ProvenanceHacket-Freedman Gallery, San Francisco
with Childs Gallery, Boston
Private Collection, Kansas, 2019
Exhibition1999 Elaine de Kooning Portraits, Salander-O’Reilly Galleries, New York, New York
2003 Elaine de Kooning, Hackett Freedman Gallery, San Francisco, California
How do we convey friendship? A complex question deserves a complex answer, and this painting by Elaine de Kooning of close friend and fellow artist William Theophilus Brown rises to the occasion.
This portrait is part of de Kooning’s “faceless men” series created between 1947-1956 in which she paints male friends and family with blurred visages. A cacophony of color and lines coalesce into a towering image. The work challenges us to think about the qualities that make up a portrait. Is it more than just a likeness? Gesture and shape inform more about the sitter than the face. The psychology and personality of the sitter take precedence over physical likeness. Deft and quick brushstrokes characterize Elaine de Kooning’s process. Known as “the fastest brush in the East”, she would develop a dynamic language of figuration within abstraction.
“A painting to me is primarily a verb, not a noun,” she famously declared, “an event first and only secondarily an image.” And so, this work is an event – the interpretation by the artist of her sitter and of her friend. In painting portraits, in general and of men, de Kooning consciously rejected normal conventions, giving her own vision of masculinity and upending who and how male portraits are created and consumed.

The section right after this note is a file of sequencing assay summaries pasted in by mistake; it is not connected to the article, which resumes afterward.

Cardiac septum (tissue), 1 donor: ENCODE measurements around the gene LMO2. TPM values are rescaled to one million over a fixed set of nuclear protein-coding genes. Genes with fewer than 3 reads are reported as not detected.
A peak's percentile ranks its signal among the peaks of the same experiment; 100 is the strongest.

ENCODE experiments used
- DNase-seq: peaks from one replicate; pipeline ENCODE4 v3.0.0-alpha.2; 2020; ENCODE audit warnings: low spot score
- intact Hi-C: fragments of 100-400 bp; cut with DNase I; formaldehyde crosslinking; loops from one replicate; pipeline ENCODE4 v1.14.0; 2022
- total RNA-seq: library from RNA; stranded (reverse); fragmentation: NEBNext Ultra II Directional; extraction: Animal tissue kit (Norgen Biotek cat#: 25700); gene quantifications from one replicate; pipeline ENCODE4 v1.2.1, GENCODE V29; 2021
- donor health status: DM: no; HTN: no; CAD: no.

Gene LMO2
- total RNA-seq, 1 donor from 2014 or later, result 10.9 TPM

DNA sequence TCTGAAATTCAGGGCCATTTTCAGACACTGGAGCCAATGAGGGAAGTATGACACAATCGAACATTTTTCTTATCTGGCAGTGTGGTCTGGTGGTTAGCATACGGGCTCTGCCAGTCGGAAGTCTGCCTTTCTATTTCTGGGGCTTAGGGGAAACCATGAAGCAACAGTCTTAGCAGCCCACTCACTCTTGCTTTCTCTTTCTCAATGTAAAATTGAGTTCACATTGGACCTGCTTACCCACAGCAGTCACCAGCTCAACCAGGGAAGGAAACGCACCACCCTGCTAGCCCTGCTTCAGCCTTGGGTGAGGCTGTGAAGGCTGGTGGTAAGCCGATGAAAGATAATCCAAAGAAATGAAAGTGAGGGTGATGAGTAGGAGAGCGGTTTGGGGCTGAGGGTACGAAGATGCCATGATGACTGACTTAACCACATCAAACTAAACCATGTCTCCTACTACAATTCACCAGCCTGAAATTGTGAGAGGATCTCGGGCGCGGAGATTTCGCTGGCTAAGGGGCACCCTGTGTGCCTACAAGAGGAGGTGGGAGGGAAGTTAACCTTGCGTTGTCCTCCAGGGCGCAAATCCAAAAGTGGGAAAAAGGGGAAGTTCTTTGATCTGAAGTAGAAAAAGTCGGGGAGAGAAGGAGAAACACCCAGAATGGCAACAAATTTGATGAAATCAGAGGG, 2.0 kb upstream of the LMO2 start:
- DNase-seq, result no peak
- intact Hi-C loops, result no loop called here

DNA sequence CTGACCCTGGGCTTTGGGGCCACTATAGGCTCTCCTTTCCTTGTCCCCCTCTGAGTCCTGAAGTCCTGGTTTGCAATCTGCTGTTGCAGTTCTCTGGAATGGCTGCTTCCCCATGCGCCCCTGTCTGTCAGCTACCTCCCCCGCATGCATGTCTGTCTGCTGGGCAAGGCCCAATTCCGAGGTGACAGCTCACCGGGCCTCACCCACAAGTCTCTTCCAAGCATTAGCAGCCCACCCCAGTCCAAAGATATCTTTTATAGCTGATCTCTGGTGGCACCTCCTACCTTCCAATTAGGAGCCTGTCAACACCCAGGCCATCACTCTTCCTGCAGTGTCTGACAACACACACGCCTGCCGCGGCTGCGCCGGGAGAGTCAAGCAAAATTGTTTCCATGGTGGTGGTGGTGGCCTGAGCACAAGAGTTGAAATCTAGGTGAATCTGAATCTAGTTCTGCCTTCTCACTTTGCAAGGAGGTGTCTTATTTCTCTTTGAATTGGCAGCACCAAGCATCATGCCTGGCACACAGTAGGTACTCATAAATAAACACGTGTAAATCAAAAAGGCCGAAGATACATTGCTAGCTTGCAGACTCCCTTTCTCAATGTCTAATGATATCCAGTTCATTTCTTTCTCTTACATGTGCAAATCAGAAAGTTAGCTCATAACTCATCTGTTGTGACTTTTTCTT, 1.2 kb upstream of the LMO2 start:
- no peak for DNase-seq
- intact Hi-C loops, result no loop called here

De Kooning and her husband were an important influence on Theophilus Brown during his time in New York following WWII and were part of his wider circle of friends which included Paul Hindemith, André Previn, Christopher Isherwood, Samuel Barber, and more. He commented that “particularly Elaine de Kooning took me under her wing.” Like de Kooning, Theophilus Brown had an impact on art history, part of the Bay Area Figurative movement that focused on figuration and representation against the overwhelming trend of abstraction and Abstract Expressionism. Also like de Kooning, Theophilus Brown would become famed for his paintings and portraits of men, complicating the art historical notions of portraiture. Visit our earlier exhibition “The Estate of Paul Wonner and William Theophilus Brown” to learn more and see examples of available works by Theophilus Brown.
De Kooning’s reputation as a portraitist would lead to the commission to paint a portrait of President John F. Kennedy in 1962. Like these earlier portraits, de Kooning would create a close bond and rapport with Kennedy, reflected in the paintings.
In its swirl of brushstrokes, “Bill Brown” is a stunning example of Elaine de Kooning’s ability to capture the personality of her sitter through her own lens and unmistakable hand.
Elaine de Kooning in her studio at work on a series of portraits of President John F. Kennedy, c. 1964.
Theophilus Brown in his Berkeley studio, c. 1955-56.
Seated Man (1971), by Theophilus (Bill) Brown, an influential artist of the Bay Area Figurative Movement and a prolific portraitist.
Elaine and Willem de Kooning, 1953.